Know Your Aerobic Training Zones

VO2 Max, Steady, Threshold….what does it all mean?  Do you know your aerobic training zones and how can knowing these paces assist you with your training?

Have you heard runners talk about the Tempo run they did today, or the VO2 Max session they did on Monday?  In simplest terms, different aerobic training zones will stimulate your body in different ways to achieve different adaptations. Whilst training at a variety of different training zones is encouraged, depending on your specific running goals, different training zones should be targeted to specifically enhance the adaptations that are specific to your running training and racing goals.

Training Session Structures, Paces & Associated Physiological Variables

Your 5 aerobic zones can be used to prescribe workouts that will best stress the cardio-vascular (CV) and muscular-skeletal (MS) systems to the desired degree.  Below is a description of all 5 aerobic training zones and their main purpose: –

Zone 5 (VO2 Max)

  • Interval efforts < 6min
  • This is the pace where the body utilises all of the available oxygen in the lungs to diffuse into the bloodstream that can be carried to the working muscles. It is important to remember that runners can go quicker than this pace, BUT if they do run faster than this pace, it is due to anaerobic contribution.
  • An acidic environment is created due to accumulation of hydrogen ions (H+), making the pace sustainable for short periods of time only.
  • Fatigue is caused by CV (cardiovascular) and anaerobic sources

Zone 4 (Threshold)

  • Longer Intervals efforts (>6min) or a continuous run less than 30min total.
  • This is the pace where the body has H+ present in the system but they do not accumulate, aligning with your anaerobic threshold. It is important to note that any increase in pace will result in H+ accumulation and therefore the pace may not be sustainable for the planned time period of the session.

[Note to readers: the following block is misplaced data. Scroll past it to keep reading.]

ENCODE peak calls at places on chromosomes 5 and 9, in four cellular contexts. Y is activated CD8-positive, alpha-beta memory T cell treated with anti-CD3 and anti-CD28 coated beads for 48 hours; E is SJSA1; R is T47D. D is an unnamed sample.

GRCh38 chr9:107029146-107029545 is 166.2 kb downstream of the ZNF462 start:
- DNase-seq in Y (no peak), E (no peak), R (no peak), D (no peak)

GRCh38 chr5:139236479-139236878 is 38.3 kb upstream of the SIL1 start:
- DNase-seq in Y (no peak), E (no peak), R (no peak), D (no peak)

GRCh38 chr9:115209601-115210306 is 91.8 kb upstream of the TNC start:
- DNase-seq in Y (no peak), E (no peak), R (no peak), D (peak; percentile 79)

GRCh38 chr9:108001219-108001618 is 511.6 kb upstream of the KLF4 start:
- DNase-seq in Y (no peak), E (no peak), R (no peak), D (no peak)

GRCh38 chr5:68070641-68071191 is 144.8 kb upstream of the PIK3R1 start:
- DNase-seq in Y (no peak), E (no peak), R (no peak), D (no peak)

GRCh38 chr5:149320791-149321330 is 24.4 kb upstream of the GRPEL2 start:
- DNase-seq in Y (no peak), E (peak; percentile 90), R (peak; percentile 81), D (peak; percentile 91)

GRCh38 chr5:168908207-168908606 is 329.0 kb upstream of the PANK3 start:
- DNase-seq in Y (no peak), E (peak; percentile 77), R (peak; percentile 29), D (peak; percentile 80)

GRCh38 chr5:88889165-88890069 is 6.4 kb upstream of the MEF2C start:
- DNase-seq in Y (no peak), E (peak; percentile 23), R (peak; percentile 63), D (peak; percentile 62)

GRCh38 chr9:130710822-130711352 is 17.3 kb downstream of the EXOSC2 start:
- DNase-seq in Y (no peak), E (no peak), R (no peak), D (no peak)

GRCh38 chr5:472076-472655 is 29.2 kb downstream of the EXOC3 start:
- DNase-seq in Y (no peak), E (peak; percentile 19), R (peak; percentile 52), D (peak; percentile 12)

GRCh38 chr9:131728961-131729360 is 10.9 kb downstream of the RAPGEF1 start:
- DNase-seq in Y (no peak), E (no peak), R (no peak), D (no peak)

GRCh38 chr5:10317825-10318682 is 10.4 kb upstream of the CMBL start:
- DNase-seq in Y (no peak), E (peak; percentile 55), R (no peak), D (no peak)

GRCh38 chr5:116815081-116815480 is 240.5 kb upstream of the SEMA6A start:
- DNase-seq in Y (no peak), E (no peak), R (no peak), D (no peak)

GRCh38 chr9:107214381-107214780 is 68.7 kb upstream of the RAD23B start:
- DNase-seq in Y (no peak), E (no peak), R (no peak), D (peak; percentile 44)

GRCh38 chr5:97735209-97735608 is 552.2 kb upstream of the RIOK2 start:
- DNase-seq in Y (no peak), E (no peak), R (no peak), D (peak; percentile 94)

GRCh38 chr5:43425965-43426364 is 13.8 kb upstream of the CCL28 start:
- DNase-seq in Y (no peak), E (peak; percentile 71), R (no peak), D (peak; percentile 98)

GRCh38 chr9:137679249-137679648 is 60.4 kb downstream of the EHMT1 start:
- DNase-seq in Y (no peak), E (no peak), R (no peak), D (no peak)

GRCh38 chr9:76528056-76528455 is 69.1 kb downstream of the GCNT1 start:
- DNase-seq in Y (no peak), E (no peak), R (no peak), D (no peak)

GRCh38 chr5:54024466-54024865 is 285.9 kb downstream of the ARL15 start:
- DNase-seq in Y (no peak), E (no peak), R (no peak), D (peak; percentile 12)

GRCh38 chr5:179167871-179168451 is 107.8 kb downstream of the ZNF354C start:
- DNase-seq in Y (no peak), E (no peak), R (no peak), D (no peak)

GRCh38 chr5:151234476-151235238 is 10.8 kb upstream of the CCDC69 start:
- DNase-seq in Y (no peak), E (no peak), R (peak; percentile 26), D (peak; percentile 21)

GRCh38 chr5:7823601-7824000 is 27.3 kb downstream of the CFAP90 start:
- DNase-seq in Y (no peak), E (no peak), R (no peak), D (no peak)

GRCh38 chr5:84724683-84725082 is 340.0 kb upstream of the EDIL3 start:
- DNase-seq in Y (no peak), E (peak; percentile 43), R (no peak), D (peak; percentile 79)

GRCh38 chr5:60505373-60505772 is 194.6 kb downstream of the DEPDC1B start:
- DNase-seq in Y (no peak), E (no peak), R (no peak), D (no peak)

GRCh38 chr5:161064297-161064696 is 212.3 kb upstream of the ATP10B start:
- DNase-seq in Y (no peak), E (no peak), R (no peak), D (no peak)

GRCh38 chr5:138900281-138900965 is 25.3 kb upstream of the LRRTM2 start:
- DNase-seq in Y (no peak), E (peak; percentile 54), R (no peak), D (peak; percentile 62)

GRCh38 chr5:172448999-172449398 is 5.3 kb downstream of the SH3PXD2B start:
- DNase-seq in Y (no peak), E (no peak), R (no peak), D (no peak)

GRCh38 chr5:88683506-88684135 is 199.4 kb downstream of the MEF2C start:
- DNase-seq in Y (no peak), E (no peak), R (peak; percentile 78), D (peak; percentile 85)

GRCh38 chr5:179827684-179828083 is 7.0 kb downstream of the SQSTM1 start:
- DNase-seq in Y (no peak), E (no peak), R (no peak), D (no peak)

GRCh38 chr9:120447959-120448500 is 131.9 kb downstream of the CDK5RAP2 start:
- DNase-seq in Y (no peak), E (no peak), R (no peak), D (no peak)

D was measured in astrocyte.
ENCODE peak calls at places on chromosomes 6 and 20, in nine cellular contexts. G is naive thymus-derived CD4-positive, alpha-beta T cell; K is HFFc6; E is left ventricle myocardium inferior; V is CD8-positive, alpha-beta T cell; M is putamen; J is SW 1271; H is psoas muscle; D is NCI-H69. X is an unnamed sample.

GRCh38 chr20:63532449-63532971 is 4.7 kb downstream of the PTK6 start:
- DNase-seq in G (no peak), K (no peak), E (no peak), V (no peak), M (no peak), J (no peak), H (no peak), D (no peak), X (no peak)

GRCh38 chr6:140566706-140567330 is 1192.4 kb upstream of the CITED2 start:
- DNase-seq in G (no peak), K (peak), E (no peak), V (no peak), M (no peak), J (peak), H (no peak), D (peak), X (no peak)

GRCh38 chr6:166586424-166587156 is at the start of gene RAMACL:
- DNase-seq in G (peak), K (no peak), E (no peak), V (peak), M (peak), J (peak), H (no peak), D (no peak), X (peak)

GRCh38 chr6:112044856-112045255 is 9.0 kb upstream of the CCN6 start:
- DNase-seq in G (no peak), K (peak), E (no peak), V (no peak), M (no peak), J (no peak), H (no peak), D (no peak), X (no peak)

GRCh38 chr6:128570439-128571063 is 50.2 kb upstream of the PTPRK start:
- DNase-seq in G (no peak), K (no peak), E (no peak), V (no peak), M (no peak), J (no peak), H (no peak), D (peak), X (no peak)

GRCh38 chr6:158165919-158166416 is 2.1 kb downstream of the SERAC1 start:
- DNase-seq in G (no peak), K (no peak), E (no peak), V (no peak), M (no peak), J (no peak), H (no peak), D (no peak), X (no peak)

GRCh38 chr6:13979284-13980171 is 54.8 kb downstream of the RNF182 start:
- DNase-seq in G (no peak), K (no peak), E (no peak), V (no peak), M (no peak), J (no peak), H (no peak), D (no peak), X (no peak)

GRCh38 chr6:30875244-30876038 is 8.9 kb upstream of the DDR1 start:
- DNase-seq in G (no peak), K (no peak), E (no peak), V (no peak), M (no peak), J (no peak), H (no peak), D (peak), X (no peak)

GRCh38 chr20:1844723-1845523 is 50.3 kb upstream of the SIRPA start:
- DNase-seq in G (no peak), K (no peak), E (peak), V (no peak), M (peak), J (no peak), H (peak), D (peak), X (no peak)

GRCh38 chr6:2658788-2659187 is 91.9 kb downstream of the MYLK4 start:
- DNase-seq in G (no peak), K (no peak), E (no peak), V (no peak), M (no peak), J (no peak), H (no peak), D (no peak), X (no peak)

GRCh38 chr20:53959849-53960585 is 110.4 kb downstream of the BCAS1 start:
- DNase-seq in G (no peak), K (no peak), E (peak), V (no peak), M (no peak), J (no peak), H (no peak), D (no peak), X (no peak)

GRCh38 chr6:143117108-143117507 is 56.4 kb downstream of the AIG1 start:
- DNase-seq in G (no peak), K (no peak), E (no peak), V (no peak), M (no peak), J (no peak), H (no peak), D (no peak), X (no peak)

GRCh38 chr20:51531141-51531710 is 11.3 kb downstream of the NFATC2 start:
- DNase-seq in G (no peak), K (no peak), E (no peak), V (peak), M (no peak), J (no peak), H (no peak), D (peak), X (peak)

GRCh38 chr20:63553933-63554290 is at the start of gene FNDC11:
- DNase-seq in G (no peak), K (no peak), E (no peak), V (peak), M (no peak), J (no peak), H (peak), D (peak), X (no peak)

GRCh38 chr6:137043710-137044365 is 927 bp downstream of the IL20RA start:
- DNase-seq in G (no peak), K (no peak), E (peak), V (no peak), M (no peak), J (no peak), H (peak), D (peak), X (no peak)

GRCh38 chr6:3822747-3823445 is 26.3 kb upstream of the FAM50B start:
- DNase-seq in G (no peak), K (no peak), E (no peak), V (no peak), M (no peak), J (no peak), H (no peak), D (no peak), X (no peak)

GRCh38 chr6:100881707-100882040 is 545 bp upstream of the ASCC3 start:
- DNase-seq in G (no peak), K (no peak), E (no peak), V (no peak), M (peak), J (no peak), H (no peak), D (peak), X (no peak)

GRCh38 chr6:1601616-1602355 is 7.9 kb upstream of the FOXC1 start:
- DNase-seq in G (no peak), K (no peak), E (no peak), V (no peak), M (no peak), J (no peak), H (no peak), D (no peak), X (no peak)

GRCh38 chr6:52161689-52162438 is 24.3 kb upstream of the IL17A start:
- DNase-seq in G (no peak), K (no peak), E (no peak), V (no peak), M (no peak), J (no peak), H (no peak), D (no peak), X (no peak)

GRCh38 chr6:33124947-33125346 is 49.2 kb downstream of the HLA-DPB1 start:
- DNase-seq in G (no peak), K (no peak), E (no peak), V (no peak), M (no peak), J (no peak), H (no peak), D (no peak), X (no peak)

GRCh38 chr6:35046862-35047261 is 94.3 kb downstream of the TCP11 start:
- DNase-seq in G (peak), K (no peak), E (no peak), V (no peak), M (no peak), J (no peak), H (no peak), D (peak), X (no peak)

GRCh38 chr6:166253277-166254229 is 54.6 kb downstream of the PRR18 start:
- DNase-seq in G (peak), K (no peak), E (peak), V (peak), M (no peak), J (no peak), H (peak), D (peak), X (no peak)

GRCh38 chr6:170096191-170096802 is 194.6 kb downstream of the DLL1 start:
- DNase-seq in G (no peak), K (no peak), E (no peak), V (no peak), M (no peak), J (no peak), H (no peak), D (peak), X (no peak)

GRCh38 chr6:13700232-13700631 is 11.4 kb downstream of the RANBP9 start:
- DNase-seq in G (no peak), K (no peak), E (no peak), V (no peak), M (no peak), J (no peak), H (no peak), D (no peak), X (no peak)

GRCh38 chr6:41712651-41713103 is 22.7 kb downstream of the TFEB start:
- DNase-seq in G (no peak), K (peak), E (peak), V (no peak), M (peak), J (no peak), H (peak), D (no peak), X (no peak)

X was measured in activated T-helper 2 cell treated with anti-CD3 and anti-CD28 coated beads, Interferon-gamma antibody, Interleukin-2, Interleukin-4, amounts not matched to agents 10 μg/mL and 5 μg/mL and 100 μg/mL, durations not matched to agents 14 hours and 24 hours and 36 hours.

• Fatigue is caused by CV sources.

Zone 3 (Tempo

  • Long efforts (>12min) or continuous runs for between 30-60min total
  • This is the pace that sits between your anaerobic and aerobic threshold. The body has a small amount of H+ in the system but again does not accumulate if tempo pace is maintained
  • A tempo run is often the junction point where fatigue can come from either CV fatigue (high heart or breathing rate) OR MS fatigue (sore or heavy legs)

Zone 2 (Steady)

  • The pace that aligns with your aerobic threshold
  • This should be the quickest pace you run for any continuous run (e.g. easy or weekly long runs)
  • As you do not go above your aerobic threshold, fatigue is caused by MS sources only if you go far enough

Zone 1 (Easy/Recovery

  • The pace that sits below your aerobic threshold
  • This should be the slowest pace you should run for any continuous run (e.g. easy or weekly long runs)
  • As you are below your aerobic threshold, there is only fatigue from MS sources if you go far enough
  • If you cannot sustain your easy run pace, you should be resting and not running, as clearly your body is recovering from a large stress

To learn more about how to apply these aerobic training zones towards your running goals in the most effective way, our specialist coaching team are here to help!  Contact us

Know Your Training Zones

Ben Green
B.Sc (Hons) Exercise & Health
Level 4 Distance Coach IAAF